I started singing and doing covers around 13/14 to which I then discovered I wasn’t that big on going down a classical route but more jazz/soul/folk/indie (my genre interests always differed) around 16/17 is when I discovered drum & bass and jungle and I fell in love.

I taught myself how to DJ with the help of a friend, (I used to take my controller to my friends’ uni accommodation when I was still in college and DJ at their parties), I realised this is what I wanted at that moment in time, this is when I started producing too. Fast forward to 2019 I joined Bloc2Bloc and from there it just blossomed into what is happening now.

I love jungle however now I’m leaning more towards live performances, me, Chimpo and Dub Phizix have been working on a soul EP as well as writing/producing my own soul/jazz songs. I hope to eventually be on huge stages with a sick band playing the best tunes. Definitely where I thrive the most. 

Who were your biggest inspirations when you started writing music?

Salo: My biggest inspirations have always differed. From the start, it was more Mozart/Bach/Debussy/Beethoven, but then it eventually changed over to indie/folk and then soul/jazz/hiphop. Artists such as Amy Winehouse, Billie Holiday, Nina Simone, Sampha, Robert Glasper etc.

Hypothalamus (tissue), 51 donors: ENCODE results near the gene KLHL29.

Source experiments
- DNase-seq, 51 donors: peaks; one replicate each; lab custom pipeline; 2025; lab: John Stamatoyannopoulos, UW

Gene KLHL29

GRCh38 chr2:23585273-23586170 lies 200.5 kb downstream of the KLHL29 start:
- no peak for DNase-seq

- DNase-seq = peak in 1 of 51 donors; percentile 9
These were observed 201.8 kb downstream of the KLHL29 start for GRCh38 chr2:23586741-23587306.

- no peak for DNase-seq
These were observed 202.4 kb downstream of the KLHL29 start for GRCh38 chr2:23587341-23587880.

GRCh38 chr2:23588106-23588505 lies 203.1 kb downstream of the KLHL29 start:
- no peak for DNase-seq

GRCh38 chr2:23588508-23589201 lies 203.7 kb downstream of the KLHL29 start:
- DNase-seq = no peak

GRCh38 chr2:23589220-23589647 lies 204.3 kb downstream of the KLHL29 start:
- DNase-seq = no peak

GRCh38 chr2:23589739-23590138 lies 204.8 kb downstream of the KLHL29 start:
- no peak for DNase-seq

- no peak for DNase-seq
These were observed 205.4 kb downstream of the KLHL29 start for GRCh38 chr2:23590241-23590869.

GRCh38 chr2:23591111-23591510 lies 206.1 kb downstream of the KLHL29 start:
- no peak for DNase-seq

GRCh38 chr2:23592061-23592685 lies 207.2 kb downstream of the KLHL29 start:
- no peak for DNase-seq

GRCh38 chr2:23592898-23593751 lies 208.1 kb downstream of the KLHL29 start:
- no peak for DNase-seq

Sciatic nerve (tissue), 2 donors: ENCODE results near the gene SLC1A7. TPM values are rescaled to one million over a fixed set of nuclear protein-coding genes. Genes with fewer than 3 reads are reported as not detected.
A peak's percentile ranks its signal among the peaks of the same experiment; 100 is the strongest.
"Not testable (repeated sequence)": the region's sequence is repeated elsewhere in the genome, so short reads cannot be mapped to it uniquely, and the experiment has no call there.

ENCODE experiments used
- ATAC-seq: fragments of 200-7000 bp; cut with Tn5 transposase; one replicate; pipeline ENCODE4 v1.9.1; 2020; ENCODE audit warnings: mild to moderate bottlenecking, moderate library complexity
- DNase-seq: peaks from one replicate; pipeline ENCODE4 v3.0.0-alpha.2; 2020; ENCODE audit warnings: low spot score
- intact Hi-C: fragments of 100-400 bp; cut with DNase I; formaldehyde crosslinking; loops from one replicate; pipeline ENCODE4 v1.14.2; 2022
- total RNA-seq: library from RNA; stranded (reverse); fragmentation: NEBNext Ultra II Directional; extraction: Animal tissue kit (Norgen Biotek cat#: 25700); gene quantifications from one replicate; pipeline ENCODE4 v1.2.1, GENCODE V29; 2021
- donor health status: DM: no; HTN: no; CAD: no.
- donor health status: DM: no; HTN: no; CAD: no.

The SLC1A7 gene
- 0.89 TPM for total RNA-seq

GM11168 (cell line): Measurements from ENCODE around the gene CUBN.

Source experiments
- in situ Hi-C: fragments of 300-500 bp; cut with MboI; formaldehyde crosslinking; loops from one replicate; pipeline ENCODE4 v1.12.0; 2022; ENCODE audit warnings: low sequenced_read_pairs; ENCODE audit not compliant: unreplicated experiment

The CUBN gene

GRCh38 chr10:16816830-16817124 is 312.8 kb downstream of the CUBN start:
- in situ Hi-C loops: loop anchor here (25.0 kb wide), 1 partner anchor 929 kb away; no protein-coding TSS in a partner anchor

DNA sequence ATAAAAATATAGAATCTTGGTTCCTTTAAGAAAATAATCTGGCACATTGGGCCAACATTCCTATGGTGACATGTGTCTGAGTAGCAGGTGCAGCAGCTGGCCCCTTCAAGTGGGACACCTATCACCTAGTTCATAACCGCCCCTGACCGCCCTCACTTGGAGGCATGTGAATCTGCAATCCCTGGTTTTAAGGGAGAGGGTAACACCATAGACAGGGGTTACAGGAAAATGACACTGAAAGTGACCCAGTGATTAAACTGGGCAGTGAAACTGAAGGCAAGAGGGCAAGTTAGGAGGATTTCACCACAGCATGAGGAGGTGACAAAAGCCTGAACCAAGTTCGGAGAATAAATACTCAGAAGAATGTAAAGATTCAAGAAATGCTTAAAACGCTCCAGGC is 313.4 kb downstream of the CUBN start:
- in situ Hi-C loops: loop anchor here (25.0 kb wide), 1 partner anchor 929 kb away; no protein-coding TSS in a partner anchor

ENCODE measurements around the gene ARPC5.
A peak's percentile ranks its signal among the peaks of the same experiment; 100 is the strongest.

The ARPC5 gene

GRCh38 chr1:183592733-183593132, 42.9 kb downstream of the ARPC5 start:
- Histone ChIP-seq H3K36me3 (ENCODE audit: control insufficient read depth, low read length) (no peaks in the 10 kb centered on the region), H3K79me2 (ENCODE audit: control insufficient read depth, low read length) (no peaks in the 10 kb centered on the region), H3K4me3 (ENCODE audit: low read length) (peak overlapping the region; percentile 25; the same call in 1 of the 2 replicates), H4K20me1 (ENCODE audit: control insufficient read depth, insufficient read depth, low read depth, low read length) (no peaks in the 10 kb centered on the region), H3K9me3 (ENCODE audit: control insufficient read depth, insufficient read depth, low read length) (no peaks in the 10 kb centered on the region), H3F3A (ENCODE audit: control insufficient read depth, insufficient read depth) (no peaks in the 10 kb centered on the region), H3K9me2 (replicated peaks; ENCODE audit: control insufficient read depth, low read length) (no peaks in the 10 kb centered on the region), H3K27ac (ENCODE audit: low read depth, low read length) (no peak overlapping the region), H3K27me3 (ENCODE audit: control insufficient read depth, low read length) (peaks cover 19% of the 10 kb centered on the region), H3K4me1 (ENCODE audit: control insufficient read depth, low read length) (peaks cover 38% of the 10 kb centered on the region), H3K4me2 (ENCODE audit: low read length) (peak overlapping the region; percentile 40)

There’s so many more I could name but those are the ones I can think of from the top of my head. Biggest inspirations in Manchester have to be singers such as KSR, Pip Millett, Children of Zeus, Jenna G and so on. I think for writing though I love how singers like Nina Simone and Amy Winehouse wrote.

The metaphors they write are so interesting, and I love people having to decipher what they’re truly singing about. There’s also that feeling that they are not only singing but talking, this is my favourite way of writing as though I might be speaking to someone yet singing it. Some subjects may be heavy but for me the heavier the better. Most songs I write are quite melancholic/sad but that’s when I write the best. 

Stream Chimpo and Salo’s latest tune with Zed Bias here: